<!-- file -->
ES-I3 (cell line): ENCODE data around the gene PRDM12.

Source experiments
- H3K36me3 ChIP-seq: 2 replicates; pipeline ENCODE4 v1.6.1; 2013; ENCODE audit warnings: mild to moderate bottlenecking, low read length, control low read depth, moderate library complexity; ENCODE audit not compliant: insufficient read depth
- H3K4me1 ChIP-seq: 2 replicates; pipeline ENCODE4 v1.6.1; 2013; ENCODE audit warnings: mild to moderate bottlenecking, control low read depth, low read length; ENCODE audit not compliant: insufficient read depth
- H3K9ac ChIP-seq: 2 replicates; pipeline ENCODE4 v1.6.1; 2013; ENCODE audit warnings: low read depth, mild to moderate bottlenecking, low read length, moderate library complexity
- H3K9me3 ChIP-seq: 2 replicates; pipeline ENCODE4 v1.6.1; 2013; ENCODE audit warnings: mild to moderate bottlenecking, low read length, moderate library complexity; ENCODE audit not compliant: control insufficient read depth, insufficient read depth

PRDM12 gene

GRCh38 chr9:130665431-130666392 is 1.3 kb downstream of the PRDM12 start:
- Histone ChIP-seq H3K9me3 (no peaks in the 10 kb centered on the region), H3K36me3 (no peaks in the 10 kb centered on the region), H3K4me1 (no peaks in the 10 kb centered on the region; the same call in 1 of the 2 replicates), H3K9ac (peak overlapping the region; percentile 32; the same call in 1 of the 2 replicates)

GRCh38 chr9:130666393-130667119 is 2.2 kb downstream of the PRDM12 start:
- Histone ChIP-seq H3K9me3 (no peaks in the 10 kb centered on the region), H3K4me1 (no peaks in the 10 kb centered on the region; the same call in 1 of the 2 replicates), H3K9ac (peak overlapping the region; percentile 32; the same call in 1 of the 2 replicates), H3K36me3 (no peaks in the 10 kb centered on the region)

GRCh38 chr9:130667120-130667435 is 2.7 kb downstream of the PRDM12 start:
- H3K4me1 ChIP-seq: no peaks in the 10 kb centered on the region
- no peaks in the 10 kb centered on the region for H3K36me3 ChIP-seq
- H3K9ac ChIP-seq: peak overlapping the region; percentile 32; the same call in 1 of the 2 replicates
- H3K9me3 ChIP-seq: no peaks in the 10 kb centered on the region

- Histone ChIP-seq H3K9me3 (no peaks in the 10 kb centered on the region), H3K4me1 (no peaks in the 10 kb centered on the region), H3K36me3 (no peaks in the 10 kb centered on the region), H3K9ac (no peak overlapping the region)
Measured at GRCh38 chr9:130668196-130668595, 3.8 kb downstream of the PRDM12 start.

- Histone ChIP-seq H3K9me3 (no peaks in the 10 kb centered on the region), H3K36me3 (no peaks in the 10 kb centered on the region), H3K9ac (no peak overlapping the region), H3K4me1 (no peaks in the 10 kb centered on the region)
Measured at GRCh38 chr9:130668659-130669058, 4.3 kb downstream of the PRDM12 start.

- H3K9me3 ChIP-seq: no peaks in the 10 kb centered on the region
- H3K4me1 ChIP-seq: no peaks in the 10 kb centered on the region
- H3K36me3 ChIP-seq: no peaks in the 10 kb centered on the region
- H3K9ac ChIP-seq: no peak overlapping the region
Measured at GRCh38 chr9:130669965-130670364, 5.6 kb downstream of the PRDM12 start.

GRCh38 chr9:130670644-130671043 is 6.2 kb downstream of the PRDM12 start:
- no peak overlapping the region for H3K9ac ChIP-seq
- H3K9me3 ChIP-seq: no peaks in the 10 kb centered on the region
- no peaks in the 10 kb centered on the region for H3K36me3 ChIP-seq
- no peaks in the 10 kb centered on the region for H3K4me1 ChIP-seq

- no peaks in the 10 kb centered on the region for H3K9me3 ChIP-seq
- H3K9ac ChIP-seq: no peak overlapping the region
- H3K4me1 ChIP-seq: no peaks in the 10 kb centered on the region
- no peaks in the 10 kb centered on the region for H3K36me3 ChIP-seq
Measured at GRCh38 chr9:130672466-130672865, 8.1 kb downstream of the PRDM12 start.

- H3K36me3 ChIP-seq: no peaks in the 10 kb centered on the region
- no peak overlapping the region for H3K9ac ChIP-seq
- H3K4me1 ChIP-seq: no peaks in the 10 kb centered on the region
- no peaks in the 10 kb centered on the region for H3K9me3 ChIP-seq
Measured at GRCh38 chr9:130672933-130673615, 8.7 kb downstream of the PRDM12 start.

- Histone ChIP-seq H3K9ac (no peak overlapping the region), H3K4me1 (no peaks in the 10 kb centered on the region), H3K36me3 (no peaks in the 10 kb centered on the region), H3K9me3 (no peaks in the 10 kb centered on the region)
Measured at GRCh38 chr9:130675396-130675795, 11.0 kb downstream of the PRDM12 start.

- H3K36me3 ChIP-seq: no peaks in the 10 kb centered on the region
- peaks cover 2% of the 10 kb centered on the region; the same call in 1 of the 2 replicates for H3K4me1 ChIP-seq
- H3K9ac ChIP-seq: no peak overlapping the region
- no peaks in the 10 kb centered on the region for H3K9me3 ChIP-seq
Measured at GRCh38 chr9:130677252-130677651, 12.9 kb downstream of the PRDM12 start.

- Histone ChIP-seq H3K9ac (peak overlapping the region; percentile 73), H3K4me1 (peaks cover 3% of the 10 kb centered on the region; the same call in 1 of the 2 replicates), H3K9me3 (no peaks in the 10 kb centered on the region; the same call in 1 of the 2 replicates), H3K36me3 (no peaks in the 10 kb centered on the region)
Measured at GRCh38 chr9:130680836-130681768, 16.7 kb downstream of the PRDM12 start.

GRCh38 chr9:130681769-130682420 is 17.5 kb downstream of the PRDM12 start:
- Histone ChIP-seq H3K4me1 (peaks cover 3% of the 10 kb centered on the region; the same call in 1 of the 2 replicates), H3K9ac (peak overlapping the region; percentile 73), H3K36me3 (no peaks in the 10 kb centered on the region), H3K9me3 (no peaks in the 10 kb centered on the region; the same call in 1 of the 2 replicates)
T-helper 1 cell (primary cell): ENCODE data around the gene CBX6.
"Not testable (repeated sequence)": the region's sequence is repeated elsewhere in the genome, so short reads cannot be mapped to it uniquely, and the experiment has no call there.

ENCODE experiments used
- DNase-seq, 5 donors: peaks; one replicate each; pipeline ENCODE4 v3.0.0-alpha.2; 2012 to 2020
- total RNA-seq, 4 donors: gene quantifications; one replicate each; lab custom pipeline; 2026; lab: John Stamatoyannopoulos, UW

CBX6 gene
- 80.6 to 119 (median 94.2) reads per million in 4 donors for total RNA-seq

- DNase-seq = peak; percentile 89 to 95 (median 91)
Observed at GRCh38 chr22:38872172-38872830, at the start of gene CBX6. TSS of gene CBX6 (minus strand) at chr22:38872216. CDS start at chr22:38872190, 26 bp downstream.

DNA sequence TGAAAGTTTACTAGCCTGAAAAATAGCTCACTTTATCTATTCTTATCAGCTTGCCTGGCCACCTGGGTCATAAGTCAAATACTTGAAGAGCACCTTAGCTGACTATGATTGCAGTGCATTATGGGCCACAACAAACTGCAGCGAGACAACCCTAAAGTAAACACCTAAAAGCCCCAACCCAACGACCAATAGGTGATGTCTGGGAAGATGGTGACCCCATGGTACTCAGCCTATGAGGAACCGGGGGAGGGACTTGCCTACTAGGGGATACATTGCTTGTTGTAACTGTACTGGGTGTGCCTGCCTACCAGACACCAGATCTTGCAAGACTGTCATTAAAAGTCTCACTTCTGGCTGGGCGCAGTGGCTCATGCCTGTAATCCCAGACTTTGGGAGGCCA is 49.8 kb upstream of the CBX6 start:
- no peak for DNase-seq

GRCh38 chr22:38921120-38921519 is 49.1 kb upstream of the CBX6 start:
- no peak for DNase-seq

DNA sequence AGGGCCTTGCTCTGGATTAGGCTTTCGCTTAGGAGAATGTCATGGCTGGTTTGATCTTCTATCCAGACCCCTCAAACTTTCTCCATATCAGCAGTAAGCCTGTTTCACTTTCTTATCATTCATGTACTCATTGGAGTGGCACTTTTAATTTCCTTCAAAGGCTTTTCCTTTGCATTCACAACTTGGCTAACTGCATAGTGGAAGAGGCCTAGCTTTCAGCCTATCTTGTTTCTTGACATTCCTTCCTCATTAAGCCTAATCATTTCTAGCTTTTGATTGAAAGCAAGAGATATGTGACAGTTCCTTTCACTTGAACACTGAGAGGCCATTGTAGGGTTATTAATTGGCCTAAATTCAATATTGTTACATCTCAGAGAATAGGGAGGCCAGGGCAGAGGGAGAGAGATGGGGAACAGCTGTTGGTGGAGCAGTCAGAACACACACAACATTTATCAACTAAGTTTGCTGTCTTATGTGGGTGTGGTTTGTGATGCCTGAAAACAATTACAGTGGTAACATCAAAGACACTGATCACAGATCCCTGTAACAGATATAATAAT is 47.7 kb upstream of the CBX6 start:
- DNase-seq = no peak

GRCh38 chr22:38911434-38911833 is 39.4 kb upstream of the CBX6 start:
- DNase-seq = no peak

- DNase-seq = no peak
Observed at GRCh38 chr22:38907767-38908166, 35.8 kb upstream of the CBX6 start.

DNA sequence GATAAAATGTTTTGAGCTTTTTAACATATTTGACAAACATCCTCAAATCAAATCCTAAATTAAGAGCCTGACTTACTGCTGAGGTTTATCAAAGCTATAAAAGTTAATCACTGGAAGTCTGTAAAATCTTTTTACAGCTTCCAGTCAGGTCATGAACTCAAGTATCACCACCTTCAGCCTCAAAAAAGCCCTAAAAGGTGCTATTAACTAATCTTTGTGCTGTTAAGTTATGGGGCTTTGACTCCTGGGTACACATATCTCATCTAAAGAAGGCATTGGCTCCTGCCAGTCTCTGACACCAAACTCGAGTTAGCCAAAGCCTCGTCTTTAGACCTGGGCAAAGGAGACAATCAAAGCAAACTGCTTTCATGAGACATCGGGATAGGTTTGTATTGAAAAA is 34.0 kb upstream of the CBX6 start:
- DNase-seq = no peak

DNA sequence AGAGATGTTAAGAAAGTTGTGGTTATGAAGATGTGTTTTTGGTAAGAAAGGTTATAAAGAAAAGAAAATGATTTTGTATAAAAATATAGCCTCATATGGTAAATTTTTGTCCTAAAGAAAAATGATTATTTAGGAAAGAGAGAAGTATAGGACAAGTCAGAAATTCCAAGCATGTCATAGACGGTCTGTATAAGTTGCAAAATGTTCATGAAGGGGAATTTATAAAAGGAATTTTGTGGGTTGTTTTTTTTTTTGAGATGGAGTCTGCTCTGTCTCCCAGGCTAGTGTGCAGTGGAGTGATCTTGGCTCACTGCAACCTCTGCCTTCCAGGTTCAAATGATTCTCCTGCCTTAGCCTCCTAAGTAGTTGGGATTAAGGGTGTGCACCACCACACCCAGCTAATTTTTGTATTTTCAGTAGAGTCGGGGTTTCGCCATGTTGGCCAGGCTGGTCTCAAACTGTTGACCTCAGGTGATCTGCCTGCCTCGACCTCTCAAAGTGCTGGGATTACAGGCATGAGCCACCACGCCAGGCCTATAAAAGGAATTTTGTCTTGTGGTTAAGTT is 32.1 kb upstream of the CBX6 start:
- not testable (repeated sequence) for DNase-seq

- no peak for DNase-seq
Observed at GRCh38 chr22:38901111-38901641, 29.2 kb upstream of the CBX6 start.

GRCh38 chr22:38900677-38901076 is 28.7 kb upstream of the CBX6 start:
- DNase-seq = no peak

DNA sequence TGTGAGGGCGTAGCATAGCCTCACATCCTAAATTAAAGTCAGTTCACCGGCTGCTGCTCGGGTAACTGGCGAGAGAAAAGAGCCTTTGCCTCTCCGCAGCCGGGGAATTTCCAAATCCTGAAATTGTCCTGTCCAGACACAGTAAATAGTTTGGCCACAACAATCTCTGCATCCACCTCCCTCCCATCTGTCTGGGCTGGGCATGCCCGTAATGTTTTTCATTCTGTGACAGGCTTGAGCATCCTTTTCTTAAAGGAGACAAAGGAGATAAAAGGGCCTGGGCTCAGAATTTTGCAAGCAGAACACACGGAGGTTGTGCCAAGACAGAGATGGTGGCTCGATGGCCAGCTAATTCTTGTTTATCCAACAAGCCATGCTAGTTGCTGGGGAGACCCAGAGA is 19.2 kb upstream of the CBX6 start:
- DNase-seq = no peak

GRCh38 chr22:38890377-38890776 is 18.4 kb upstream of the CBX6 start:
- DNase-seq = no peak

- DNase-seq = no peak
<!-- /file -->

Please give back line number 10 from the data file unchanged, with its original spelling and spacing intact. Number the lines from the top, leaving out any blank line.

GRCh38 chr9:130666393-130667119 is 2.2 kb downstream of the PRDM12 start: